09/10/18 02:44 PM #26    

Leonard Vance Moxom

no,we are moving forward in recovery,with new and rewarding markets.


09/11/18 11:26 AM #27    

Samuel (Bob) West

Dan.  My definition of victims is simple. Probably too simplistic. The holocost, stroke, ms, alzheimers, heart failure, drug addicition, psychopaths. The list is endless of the tradegy imposed on people beyond their control. As is the will of the majority imposed upon the minority. Physically and economically.

A child born in poverty and of a minority race (which we whites are becoming) is a victim.

I disagree with your sunday school collegues opinion about the bible having all the answers. That is hogwash to me.  The bible did not cure polio or leporsy, nor does it prevent nature or mankind from very distructive acts. 

I do not believe in a literal interpretation of that book. Anything written by any man is flawed to some degree. (shades of Winfred Moore and First Baptist Borger haunt my memory where we were taught dominoes, card games and dancing were from the devil and not approved of in the Bible, although where in that book I could not locate). As you can probably guess I am not an evangelical.

Are we victims in the United States? Not when we have the power to change our systems. Are we ignorant or lazy to allow abuse? Probably. Victims, no.  We choose and it is not imposed on us. 

Are we self de-structive? Observation and history indicates we are.

Baseball and apple pie won;t beat Atom Bombs, populations disparities, or ignorance. If we are too lazy, dumb or crazy to pay attention and not elect intelligent, moral people to govern us, we are not victims, We are suicidal.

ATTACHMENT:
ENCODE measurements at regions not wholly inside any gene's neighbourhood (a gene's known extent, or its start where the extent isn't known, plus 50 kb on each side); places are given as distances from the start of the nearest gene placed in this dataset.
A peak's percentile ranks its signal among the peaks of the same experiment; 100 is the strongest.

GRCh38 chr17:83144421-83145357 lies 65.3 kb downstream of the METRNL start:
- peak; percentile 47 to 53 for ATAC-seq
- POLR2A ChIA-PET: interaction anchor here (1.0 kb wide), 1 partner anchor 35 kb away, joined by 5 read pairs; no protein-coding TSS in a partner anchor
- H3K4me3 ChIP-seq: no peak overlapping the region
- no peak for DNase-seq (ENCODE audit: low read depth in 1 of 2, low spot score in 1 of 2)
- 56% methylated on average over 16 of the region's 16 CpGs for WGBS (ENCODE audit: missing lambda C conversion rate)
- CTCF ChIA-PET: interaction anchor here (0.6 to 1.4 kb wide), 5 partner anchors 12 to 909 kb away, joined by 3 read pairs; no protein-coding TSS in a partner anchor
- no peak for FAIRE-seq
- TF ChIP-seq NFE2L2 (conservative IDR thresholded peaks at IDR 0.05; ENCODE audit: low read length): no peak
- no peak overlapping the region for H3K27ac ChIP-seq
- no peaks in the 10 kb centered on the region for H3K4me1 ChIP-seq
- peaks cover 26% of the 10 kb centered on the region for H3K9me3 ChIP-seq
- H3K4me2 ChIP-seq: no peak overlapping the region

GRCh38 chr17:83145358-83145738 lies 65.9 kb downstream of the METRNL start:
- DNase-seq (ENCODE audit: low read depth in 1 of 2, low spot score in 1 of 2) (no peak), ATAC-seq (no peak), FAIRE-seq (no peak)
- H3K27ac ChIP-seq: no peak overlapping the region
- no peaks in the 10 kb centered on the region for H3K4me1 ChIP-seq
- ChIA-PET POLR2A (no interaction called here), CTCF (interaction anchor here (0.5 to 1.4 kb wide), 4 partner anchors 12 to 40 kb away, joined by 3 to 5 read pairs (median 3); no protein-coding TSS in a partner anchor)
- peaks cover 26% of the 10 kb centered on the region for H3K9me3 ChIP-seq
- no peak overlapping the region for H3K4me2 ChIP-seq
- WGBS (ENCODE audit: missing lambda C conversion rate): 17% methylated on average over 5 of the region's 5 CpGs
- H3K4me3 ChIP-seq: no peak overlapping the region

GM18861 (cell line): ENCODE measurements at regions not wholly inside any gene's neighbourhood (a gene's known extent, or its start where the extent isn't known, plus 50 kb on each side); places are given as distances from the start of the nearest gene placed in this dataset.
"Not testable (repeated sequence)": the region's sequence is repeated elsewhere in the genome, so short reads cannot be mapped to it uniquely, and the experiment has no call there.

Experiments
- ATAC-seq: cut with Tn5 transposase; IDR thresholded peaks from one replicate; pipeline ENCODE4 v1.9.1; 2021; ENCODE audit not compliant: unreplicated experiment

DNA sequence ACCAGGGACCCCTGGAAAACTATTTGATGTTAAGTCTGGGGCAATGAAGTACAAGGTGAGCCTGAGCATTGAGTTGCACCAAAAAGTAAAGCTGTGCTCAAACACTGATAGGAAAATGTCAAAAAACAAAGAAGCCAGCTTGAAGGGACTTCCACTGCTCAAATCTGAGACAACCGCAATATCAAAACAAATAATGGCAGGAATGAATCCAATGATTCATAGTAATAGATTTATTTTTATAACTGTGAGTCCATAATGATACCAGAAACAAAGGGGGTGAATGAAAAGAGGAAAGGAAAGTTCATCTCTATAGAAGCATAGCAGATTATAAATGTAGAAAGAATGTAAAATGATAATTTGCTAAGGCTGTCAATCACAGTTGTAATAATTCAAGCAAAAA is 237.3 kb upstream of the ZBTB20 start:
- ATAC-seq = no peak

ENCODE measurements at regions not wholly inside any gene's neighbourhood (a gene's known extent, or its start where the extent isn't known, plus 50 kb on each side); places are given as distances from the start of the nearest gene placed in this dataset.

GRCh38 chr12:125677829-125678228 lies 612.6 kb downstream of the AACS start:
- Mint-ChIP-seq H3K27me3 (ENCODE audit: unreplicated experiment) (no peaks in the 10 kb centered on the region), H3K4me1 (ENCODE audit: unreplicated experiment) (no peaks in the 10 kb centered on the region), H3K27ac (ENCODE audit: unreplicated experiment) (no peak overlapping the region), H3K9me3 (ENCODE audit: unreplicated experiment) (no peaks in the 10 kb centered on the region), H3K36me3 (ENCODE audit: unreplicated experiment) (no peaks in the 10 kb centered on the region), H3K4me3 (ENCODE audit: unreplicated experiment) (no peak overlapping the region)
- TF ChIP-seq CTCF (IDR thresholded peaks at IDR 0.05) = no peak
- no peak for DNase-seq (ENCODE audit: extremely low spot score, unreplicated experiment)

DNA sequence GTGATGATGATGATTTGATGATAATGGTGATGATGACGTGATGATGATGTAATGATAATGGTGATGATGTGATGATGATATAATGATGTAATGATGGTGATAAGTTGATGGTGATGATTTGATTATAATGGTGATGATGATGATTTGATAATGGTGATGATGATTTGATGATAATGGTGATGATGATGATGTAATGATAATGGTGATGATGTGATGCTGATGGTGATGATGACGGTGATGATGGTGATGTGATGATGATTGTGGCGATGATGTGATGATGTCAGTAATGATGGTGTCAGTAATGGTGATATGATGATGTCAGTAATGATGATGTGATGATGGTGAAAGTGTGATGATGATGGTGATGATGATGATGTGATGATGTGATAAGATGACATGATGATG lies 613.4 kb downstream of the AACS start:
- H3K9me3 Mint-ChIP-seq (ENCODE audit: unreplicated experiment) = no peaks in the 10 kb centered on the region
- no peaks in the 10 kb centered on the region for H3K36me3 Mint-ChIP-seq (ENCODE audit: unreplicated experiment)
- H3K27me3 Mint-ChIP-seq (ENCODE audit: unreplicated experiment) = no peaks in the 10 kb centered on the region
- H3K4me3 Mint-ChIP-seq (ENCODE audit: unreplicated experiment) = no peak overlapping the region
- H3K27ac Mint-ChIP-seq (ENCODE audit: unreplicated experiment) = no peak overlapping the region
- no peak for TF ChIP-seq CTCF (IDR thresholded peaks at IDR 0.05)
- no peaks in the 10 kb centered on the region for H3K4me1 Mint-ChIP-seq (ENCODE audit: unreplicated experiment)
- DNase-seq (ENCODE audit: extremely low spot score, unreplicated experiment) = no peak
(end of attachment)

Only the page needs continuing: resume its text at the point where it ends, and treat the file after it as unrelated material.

Glad I lived in the time period I did. We had it easy. Maybe that is our problem.

Thanks for being our classmate, our brain power and spokesman. Bob West







Thanks for your outlook and questions. You make us think.  Bob West

09/14/18 01:26 PM #28    


Lester Dan Langley

Other members in our class who knew Richard Bostick better than I will have more to say about him, and it will be better than what I have to say, as I probably had no more than one hour of conversation with him, and most of that came from the times when he joined the Possum Kingdom gang. His even-tempered personality and disposition will make the list, as others in our class have confirmed. And most of us were aware, either from personal contact or second-hand, what he went through in the aftermath of Hurricane Harvey. I do not know what church he belonged to or what his political beliefs were. I do know that I cannot imagine talking about the Class of '58 without including him, as someone who knew where he belonged and never had to ask why. In an era when everyone seems to be angry about someone or something, I never heard him utter a discouraging word. I believe that I'll hang on to the one hour of conversation I had with him. Maybe the world will look better.

09/14/18 07:48 PM #29    


Jimmie Brown

Our !958 classmate, Richard Bostick's, basic personality can best be described as consistent, mild, polite to all, and friendly. .Always smiling, happy, and glad to see, and visit with everyone who came in contact with him. He never said a discouranging word. Never prone to gossip. Never showed anger. Never was in a bad mood.

I will always treasure the moments in we shared in conversation of our travels, occupations, and families.

The world would be a much better place if all persons possessed and consistently displayed the posirive personality atttibutes of our classmate and friend Richard Bostick.